Over the past two decades, climate change seems to have had a marked effect on the number of ticks in the UK and, as a result, the incidence of tickborne diseases (TBDs) is increasing. Additionally, the current emphasis in Europe on sustainable agriculture and extensification is likely to lead to a rise in the tick population and, therefore, an increase in TBD risk.
Ticks have been implicated as a source of disease for more than a century. In 1893, Smith and Kilbourne reported the first description of a tick-borne disease, establishing that the cattle tick transmitted the protozoan Babesia bigemina – Texas cattle fever’s causative pathogen. This remarkable report became the foundation for subsequent work on vertebrate hosts and arthropod vectors.
More information can be found at http://www.vetsonline.com/publications/veterinary-times/archives/n-39-19/vector-vigilance-tick-borne-diseases.html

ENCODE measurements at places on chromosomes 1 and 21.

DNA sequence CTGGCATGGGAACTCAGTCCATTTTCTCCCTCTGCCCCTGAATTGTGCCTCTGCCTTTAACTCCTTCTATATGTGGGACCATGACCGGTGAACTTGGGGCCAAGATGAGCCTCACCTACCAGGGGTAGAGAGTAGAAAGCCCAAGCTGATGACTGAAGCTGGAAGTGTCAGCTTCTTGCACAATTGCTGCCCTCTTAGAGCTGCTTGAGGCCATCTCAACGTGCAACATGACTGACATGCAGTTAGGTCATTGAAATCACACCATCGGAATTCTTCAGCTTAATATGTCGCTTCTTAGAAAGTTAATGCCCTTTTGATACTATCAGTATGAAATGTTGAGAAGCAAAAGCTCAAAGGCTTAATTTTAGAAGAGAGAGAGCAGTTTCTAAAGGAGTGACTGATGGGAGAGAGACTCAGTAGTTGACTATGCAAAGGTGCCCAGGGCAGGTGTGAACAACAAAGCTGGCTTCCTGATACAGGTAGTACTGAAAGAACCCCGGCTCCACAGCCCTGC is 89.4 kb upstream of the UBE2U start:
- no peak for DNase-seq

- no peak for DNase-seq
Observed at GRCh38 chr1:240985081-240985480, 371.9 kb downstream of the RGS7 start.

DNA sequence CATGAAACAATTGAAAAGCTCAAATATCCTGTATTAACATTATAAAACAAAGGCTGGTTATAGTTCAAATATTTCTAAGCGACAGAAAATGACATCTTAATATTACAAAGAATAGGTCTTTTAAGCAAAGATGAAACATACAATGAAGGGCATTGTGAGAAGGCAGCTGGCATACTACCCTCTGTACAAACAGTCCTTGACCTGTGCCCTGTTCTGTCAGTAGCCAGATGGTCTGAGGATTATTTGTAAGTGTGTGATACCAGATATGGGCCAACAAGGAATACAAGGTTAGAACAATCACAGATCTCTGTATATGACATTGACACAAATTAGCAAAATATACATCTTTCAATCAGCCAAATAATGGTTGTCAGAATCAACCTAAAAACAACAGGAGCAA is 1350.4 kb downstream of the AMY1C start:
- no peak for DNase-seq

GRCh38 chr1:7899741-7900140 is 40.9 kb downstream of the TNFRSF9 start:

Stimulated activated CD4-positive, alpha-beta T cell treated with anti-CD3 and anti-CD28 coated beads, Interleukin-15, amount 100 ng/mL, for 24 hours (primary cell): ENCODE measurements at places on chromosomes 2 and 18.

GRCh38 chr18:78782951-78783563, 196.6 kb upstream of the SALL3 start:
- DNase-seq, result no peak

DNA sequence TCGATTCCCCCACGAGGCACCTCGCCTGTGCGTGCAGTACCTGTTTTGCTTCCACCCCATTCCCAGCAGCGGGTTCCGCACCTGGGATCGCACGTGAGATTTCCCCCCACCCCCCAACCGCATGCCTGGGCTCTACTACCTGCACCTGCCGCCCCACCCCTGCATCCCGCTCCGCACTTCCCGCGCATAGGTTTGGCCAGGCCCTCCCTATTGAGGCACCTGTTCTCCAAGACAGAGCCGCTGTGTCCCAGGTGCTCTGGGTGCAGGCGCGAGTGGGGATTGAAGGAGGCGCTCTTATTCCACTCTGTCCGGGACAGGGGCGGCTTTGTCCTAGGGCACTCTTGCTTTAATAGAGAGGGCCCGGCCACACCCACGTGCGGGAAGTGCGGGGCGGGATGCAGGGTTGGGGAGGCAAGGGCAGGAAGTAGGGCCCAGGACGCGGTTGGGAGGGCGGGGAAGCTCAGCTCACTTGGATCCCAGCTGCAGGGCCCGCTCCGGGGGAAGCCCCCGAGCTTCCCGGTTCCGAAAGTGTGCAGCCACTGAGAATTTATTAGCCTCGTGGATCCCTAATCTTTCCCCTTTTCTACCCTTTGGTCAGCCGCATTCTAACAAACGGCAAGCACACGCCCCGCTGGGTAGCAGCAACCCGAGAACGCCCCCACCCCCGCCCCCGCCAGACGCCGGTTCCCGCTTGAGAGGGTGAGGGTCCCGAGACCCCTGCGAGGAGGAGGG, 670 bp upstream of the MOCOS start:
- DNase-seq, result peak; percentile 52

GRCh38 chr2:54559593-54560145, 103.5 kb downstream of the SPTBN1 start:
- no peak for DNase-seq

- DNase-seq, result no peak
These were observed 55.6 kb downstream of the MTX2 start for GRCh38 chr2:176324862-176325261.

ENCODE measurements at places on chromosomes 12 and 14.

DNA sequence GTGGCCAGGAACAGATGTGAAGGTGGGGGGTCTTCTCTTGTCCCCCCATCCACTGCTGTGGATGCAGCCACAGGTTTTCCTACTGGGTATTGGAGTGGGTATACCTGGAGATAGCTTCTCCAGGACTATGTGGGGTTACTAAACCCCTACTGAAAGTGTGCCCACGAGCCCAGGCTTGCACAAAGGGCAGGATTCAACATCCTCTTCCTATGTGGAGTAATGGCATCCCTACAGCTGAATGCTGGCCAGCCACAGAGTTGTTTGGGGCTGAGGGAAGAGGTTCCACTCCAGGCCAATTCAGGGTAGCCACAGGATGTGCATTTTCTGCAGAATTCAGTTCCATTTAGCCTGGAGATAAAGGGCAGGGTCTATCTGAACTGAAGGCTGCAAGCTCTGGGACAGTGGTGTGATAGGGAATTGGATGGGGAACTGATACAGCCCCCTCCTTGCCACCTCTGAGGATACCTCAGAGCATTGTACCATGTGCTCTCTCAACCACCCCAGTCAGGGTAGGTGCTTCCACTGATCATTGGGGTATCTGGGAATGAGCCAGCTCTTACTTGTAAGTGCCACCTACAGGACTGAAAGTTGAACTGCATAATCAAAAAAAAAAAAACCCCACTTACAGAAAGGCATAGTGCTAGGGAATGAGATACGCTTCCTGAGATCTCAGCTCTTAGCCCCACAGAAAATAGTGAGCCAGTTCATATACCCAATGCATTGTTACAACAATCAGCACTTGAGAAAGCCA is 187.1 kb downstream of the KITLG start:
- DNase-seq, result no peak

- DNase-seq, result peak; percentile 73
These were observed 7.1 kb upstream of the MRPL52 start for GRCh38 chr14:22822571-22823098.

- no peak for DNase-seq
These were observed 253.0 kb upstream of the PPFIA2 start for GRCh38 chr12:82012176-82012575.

María-Dolores Tabar, Laura Altet, Ricardo G. Maggi, Jaume Altimira and Xavier Roura
Maria del Mar Fernández de Marco, Luis M. Hernández-Triana, L. Paul Phipps, Kayleigh Hansford, E. Sian Mitchell, Ben Cull, Clive S. Swainsbury, Anthony R. Fooks, Jolyon M. Medlock and Nicholas Johnson
The UK’s third geographical outbreak of babesiosis in an untravelled dog
Abdullah S, Helps C, Tasker S, Newbury H, Wall R
Swaid Abdullah, Chris Helps, Severine Tasker, Hannah Newbury and Richard Wall
Canine babesiosis: autochthonous today, endemic tomorrow?
Simon Cook, BSc, BVSc, MRCVS and James W. Swann, MA, VetMB, MRCVS
HANY M ELSHEIKHA identifies emerging concerns associated with CVBD in the UK and provides updates on their diagnosis and management options
THE term canine vector-borne diseases (CVBD) describes a group of diseases in dogs caused by pathogens transmitted by blood-feeding arthropods.
One of the foremost concerns of veterinary authorities in the UK today is the emergence and spread of CVBD, which have become established in many parts of the world, including Europe and the United States.